Most of this growth occurred up to 2000 in developed countries and after 2000 in developing countries, where it is likely to continue because of the expected demand. These developing nations have a big appetite for energy because of their growing populations, development needs, and the current economic and energy disparity between richer and poorer countries. Figure 1.3A gives energy consumption since 2000 for the world and for the U.S., selected developing countries (China, India, and Brazil), developed countries (Organisation for Economic Co-operation and Development [OECD]), and poorer countries (non-OECD). Non-OECD poorer countries eclipsed OECD countries in total energy after 2008, and China exceeded the U.S. to become the number one consumer after 2010. But you can see that energy demand growth has slowed since 2012. As mentioned, this 556 quads in 2016 does not include about 40 quads of traditional biomass energy used by about 2.7 billion of the world's poor.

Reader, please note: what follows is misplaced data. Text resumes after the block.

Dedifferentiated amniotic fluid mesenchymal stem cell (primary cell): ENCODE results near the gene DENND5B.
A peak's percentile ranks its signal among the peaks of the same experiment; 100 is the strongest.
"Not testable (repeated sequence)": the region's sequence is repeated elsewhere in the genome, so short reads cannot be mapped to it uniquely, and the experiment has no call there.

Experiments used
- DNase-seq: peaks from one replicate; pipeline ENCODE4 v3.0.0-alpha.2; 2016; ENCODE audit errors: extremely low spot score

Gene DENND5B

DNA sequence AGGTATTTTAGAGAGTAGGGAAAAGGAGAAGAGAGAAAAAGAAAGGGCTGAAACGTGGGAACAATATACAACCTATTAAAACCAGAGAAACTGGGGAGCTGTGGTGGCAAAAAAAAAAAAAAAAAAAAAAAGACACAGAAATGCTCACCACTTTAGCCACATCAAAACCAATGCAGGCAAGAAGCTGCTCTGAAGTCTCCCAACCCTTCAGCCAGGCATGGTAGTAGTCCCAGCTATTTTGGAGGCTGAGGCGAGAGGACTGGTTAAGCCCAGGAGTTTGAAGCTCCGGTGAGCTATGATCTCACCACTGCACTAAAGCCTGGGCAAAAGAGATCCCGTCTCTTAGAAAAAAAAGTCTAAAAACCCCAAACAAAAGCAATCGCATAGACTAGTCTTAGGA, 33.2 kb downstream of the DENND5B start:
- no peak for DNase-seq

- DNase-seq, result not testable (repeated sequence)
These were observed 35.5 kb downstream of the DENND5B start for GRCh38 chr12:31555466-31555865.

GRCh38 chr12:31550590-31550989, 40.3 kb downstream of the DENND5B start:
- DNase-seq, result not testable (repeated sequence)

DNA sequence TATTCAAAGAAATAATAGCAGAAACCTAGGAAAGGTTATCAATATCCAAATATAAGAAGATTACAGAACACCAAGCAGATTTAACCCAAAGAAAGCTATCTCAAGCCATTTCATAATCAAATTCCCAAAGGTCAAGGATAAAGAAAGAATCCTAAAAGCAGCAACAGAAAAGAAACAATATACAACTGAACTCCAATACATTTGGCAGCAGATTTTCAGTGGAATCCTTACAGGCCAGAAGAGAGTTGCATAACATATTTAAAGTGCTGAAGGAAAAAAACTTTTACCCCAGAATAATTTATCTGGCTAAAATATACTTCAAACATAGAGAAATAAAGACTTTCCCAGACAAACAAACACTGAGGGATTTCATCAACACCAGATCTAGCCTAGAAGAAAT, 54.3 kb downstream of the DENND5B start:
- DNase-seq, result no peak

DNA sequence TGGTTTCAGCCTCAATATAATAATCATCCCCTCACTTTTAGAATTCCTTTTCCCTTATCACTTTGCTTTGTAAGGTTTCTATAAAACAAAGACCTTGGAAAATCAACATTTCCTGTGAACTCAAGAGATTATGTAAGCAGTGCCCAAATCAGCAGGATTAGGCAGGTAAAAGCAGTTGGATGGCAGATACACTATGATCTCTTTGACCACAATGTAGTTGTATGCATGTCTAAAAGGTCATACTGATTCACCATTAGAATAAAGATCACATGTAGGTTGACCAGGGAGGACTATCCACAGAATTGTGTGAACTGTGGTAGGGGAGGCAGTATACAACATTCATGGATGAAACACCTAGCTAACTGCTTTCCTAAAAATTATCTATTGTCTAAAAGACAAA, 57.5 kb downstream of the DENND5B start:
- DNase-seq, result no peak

Figure 1.3B plots energy use per capita (see Equation 1.1). Annual energy use worldwide averaged 75 million Btu (MBtu) per capita in 2016. Whereas OECD countries, with 18% of the world population, consume energy at an annual rate of more than 184 MBtu per capita, the non-OECD developing countries, with 82% of the population, consume energy at a rate of 52 MBtu per capita.
In 2016, the average U.S. citizen consumed 301 MBtu, the average Japanese 150 MBtu, the average Brit 125 MBtu, the average Chinese 91 MBtu (up from 33 MBtu in 2002), the average Indian 20 MBtu, the average Bengali 5 MBtu, and the average Ethiopian consumed about 2 MBtu per person.